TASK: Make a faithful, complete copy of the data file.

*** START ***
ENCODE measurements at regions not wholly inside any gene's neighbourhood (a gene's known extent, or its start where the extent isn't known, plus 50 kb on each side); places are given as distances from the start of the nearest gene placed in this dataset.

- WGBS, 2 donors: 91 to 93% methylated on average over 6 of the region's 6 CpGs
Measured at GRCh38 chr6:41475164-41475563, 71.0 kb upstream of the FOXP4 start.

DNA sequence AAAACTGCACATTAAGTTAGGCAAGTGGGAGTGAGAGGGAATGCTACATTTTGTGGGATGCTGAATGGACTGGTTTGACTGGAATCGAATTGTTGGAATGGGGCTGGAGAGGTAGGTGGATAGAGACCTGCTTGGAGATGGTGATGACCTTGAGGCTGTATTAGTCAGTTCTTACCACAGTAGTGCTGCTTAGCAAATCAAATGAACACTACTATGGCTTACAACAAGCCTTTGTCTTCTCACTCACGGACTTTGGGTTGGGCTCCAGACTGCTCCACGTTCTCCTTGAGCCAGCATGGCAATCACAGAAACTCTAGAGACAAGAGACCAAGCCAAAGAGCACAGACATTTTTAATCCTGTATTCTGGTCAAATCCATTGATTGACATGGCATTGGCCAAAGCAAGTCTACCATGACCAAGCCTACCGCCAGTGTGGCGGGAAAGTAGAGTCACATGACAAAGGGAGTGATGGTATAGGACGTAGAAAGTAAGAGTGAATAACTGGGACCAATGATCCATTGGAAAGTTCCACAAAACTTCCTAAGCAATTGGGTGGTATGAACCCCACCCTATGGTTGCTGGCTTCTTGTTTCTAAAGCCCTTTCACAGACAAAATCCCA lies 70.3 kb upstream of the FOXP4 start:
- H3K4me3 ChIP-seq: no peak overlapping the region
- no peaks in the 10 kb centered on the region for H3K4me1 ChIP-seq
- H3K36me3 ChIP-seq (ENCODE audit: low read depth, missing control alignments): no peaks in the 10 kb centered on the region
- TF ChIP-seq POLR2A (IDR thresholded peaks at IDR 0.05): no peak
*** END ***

ENCODE measurements at regions not wholly inside any gene's neighbourhood (a gene's known extent, or its start where the extent isn't known, plus 50 kb on each side); places are given as distances from the start of the nearest gene placed in this dataset.

- WGBS, 2 donors: 91 to 93% methylated on average over 6 of the region's 6 CpGs
Measured at GRCh38 chr6:41475164-41475563, 71.0 kb upstream of the FOXP4 start.

DNA sequence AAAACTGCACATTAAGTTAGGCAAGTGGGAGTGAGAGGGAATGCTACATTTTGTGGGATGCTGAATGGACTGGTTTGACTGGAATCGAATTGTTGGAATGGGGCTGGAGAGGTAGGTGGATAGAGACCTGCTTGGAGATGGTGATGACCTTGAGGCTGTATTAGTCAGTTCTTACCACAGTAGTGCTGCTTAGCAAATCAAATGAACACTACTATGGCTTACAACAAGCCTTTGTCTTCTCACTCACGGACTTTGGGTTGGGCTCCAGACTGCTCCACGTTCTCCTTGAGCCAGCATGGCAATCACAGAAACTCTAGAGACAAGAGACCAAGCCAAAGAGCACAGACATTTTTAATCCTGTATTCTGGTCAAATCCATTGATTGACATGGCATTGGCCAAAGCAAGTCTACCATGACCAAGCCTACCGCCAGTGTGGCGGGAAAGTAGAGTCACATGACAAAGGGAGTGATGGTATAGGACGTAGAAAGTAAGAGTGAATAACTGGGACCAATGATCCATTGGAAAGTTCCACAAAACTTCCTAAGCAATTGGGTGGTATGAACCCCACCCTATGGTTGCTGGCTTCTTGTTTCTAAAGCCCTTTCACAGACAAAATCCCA lies 70.3 kb upstream of the FOXP4 start:
- H3K4me3 ChIP-seq: no peak overlapping the region
- no peaks in the 10 kb centered on the region for H3K4me1 ChIP-seq
- H3K36me3 ChIP-seq (ENCODE audit: low read depth, missing control alignments): no peaks in the 10 kb centered on the region
- TF ChIP-seq POLR2A (IDR thresholded peaks at IDR 0.05): no peak